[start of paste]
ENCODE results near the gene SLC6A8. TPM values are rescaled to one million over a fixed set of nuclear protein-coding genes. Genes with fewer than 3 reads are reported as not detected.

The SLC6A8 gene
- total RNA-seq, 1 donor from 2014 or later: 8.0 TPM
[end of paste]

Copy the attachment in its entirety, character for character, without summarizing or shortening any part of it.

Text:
ENCODE results near the gene SLC6A8. TPM values are rescaled to one million over a fixed set of nuclear protein-coding genes. Genes with fewer than 3 reads are reported as not detected.

The SLC6A8 gene
- total RNA-seq, 1 donor from 2014 or later: 8.0 TPM